Klopp was without Salah and Coutinho, while Firmino was on the bench for the Premier League trip to Turf Moor.
Liverpool, in absence of Fab Four, rely on defensive pair to deliver the euphoria at Burnley
On a day when the "Fab Four" was temporarily disbanded, Liverpool ended up grateful to a supposedly gruesome twosome.
Dejan Lovren and Ragnar Klavan are the sort of centre-backs who have contributed to some defensive disasters. They are likely to be sidelined when Jurgen Klopp deems Virgil van Dijk ready to debut.
In the meantime, however, they combined to deliver the goal that left Liverpool feeling euphoric and with a six-point cushion on fifth-place Arsenal.
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In the 94th minute, with Burnley having seemingly seized a point, Emre Can chipped a free kick into the penalty area. Lovren rose highest. Klavan flung himself at his sidekick’s header to touch it over the line
“Is it true that it is my goal?” the Estonian asked, uncertain if he even was the match-winner. “Oh good. It was on the line so I wasn't sure.” He was more certain of another thing. “It was a crazy game,” he said.
It was. If there was a lack of drama at the start, the ending more than compensated. The narrative kept being reshaped, first one way, then the other.
The initial focus was on those who were not even playing. Philippe Coutinho and Mohamed Salah did not even travel, thigh and groin strains ruling each out.
“Phil and Mo are injured, not massively but enough for today, no chance, and at least a doubt for Everton [in the FA Cup on Friday],” Klopp said.
He shrugged off the appearance of merchandise on Barcelona’s website with the Brazilian midfielder’s name on it. “I couldn’t be less interested in anything in the world but somebody told me and I thought ‘wow’,” he added.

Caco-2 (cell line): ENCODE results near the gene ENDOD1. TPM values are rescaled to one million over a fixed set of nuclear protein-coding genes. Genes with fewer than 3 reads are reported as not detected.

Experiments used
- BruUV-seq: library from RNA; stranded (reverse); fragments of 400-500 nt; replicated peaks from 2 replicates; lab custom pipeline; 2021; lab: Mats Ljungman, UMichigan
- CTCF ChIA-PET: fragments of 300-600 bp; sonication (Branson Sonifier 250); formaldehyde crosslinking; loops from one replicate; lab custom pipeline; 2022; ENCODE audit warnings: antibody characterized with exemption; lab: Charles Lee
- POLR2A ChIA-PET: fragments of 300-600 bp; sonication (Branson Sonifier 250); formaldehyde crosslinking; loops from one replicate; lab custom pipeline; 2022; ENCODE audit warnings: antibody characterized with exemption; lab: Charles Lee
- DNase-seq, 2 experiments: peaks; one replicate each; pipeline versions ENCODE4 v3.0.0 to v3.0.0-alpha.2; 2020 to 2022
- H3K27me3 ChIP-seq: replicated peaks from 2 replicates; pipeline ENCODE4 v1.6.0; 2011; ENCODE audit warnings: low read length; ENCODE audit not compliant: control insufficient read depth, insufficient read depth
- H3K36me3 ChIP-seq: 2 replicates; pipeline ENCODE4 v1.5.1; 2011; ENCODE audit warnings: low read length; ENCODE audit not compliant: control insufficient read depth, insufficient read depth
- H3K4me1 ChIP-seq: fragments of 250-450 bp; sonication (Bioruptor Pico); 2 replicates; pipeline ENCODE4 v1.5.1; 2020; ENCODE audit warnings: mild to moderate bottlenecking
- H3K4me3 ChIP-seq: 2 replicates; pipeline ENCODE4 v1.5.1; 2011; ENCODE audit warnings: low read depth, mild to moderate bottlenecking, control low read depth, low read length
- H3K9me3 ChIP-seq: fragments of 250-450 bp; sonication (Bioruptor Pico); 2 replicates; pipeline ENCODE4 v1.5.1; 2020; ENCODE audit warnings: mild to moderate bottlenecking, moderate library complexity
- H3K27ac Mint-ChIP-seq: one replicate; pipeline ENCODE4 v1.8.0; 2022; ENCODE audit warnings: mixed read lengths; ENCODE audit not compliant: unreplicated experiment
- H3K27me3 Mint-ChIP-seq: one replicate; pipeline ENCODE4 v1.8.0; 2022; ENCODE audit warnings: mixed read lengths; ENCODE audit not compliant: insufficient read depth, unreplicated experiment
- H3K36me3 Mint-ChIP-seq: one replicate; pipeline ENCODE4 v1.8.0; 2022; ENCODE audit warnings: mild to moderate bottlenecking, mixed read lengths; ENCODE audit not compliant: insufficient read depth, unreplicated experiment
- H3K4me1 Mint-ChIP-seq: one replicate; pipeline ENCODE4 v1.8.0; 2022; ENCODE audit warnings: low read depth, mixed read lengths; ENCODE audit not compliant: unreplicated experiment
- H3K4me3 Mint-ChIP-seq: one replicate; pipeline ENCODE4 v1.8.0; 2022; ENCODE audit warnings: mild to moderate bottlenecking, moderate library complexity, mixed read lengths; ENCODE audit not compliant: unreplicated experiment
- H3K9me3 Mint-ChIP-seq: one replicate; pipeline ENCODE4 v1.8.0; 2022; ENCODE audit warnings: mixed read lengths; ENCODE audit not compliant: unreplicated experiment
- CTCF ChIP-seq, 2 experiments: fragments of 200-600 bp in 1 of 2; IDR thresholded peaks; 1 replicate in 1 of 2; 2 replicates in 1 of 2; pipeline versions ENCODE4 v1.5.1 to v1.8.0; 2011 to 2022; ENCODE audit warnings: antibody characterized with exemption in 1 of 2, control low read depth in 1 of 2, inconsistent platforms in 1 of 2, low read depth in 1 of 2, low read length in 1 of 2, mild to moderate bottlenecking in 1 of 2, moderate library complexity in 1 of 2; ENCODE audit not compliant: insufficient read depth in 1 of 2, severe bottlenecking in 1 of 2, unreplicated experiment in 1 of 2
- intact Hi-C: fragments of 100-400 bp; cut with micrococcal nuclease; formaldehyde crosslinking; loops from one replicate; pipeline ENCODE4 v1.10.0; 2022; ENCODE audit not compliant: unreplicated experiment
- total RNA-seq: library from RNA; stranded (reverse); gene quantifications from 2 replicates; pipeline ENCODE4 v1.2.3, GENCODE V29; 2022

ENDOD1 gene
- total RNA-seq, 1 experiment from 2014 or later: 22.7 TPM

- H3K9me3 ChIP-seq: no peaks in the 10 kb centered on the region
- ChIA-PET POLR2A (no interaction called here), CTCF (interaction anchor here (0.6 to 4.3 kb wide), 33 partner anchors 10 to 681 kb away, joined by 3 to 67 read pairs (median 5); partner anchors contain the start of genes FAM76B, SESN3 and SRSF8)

With Roberto Firmino beginning on the bench, only one of Liverpool’s "Fab Four" started and that seemed enough when Sadio Mane took Trent Alexander-Arnold’s cross, spun and unleashed a ferocious shot that flew past Nick Pope.
“Sadio is unbelievably important for us. He is strong, quick, so many things. He scores a goal like this and it is like ‘wow,’” Klopp said, again astonished but for different reasons. Mane has been overshadowed by Coutinho, Firmino and Salah at times this season, but his manager and teammates remain appreciative of his dynamism.
“He comes into the dressing room and the whole team gives him a hand,” Klopp said. Mane’s goal threatened to be decisive. But Burnley, the lone antidote to rotation during the festive period, showed tired legs could still muster a fightback. Charlie Taylor crossed, Sam Vokes won the first header and Johann Berg Gudmundsson got the final touch.
“He was very good,” said his manager, Sean Dyche. “We were superb physically, tactically very good, particularly defensively, so there is much to be pleased with but that horrible feeling.”
There was a certain cruelty, especially as Burnley have conceded costly late goals to Arsenal and Manchester United in recent weeks.
Klopp had the opposite experience. “It was a fantastic moment,” he said. “I am so happy with the attitude and character.”
He savoured, too, a first start of the season for the “outstanding” Adam Lallana and then argued that he may not parachute Van Dijk into the side for Friday’s derby.
“No rush,” he said. “He is on fire, really wants [to play] but we have to make sure he can perform. I never thought we had a defence problem or thought we need an extra player though Virgil will help us a lot.”